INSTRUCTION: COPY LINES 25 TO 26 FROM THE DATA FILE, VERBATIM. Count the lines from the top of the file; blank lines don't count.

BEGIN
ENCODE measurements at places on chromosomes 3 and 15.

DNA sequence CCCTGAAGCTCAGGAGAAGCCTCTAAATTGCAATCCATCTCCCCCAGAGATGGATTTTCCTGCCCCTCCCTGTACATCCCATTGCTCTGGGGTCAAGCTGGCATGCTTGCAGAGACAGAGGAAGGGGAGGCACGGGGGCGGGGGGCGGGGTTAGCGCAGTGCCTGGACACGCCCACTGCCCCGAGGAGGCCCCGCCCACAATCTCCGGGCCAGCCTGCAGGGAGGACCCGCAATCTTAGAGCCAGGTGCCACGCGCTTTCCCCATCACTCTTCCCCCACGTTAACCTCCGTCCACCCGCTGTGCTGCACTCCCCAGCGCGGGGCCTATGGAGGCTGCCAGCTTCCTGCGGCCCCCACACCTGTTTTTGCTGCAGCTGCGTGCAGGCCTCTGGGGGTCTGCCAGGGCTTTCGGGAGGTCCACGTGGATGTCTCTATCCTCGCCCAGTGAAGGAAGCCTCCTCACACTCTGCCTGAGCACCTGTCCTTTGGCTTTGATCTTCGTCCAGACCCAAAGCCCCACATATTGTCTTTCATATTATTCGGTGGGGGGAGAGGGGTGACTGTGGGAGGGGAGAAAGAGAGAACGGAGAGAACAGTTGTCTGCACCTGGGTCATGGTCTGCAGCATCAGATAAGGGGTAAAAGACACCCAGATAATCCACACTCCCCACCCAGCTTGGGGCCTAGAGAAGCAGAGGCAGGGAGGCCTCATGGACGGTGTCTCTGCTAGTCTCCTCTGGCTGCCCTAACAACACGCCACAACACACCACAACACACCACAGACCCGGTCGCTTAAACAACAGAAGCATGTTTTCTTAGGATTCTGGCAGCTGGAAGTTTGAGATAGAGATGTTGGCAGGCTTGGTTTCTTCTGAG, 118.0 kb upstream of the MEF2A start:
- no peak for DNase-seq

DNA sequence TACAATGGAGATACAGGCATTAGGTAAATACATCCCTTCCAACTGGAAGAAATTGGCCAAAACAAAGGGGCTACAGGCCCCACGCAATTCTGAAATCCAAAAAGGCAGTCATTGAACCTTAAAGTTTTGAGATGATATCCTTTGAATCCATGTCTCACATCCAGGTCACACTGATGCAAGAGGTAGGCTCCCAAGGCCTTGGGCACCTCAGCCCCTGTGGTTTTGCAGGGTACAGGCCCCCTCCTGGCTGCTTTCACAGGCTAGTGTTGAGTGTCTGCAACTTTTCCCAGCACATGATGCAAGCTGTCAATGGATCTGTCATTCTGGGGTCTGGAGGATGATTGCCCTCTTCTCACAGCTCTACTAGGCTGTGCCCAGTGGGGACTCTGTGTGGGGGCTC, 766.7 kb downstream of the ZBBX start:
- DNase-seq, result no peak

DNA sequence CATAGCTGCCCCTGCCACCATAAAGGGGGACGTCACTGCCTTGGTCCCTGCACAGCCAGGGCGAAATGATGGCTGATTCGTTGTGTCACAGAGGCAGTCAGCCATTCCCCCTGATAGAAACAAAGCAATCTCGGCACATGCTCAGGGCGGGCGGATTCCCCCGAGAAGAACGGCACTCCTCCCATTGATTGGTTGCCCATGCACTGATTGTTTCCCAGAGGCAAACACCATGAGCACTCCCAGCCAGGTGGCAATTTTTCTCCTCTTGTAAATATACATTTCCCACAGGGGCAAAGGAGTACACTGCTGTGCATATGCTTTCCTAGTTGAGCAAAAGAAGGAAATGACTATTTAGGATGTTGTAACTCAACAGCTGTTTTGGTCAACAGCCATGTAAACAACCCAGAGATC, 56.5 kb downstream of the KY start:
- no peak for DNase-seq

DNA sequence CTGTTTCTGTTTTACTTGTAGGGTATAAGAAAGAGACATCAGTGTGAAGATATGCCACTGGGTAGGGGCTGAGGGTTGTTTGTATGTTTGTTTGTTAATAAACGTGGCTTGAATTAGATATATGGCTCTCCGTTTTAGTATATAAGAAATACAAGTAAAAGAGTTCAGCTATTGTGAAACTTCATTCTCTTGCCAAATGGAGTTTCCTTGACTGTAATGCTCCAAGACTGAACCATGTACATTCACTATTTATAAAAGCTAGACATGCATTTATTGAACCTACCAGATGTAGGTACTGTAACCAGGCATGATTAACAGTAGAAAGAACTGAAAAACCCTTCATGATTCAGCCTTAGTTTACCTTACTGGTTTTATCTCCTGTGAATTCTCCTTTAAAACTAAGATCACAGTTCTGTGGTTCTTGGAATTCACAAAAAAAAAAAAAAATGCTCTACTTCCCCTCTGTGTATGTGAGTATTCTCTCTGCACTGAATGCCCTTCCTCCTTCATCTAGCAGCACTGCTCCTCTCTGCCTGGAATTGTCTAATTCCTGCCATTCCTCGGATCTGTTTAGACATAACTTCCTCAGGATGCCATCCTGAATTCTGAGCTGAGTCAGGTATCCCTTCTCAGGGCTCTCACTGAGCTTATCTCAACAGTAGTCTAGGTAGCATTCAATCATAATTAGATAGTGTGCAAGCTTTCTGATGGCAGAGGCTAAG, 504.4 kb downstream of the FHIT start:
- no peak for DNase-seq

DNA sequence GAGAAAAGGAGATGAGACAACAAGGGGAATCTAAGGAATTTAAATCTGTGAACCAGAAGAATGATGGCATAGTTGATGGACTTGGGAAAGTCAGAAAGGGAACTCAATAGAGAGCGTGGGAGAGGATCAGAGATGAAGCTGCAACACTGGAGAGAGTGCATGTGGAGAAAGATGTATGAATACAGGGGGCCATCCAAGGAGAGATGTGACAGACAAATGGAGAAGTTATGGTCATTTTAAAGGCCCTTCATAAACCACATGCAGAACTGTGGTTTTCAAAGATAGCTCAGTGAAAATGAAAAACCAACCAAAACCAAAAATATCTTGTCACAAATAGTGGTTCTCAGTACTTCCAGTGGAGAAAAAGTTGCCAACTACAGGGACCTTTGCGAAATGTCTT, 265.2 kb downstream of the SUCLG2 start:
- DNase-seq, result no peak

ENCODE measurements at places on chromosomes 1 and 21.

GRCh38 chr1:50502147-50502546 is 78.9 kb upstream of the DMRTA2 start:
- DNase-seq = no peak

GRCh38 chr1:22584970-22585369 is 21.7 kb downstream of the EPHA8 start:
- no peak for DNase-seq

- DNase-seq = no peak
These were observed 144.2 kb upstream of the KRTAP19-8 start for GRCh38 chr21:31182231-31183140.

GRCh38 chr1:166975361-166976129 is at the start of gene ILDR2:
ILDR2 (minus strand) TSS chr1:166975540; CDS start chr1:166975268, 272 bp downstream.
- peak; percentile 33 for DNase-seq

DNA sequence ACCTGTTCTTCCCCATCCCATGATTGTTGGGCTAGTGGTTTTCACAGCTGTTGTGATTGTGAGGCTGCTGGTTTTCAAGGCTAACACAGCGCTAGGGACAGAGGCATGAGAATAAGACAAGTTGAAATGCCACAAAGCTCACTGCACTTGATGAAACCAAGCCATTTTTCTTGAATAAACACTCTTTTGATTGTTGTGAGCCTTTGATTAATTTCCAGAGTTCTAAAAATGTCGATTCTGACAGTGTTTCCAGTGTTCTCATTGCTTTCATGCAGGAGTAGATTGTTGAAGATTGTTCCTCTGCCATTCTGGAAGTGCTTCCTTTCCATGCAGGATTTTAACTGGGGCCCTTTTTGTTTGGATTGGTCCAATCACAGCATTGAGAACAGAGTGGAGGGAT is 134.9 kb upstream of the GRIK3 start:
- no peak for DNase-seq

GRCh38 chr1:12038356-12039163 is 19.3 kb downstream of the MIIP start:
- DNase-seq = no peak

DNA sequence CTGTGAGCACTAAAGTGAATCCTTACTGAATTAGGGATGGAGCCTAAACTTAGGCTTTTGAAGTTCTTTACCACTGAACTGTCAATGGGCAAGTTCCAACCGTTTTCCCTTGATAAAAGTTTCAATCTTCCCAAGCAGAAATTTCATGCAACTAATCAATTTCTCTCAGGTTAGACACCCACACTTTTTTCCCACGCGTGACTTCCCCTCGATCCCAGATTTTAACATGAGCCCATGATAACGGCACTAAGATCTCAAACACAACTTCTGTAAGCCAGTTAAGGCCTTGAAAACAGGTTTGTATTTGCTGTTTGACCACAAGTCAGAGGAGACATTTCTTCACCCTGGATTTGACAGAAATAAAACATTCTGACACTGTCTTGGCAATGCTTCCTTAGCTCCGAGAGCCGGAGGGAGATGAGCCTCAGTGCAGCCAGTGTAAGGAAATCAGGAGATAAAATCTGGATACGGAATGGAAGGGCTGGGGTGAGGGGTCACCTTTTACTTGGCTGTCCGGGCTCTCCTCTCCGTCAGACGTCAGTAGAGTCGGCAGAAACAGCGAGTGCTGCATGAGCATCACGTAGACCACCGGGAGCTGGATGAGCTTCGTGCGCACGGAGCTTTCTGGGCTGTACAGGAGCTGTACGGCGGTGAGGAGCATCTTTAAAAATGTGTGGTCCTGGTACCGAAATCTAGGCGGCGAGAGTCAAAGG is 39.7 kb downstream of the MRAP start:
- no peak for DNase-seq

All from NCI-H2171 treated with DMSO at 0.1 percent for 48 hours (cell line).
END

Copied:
- DNase-seq = no peak

DNA sequence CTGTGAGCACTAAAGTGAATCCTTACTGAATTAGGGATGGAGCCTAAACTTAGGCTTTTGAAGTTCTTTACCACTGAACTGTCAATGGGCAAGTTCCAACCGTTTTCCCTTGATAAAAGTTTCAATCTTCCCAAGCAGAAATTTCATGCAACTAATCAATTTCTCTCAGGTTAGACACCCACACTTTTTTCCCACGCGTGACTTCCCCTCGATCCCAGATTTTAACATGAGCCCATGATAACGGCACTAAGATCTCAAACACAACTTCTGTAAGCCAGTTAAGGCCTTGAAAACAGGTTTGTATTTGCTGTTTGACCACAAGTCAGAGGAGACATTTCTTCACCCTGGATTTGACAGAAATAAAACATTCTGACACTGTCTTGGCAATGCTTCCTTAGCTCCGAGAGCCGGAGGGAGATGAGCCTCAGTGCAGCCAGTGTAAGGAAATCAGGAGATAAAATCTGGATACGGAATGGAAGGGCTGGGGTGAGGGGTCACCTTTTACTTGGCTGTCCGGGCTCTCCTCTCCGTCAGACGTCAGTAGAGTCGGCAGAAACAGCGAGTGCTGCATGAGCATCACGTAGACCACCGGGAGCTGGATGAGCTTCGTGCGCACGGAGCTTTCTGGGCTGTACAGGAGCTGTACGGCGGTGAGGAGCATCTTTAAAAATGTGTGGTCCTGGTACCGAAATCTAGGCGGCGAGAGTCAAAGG is 39.7 kb downstream of the MRAP start: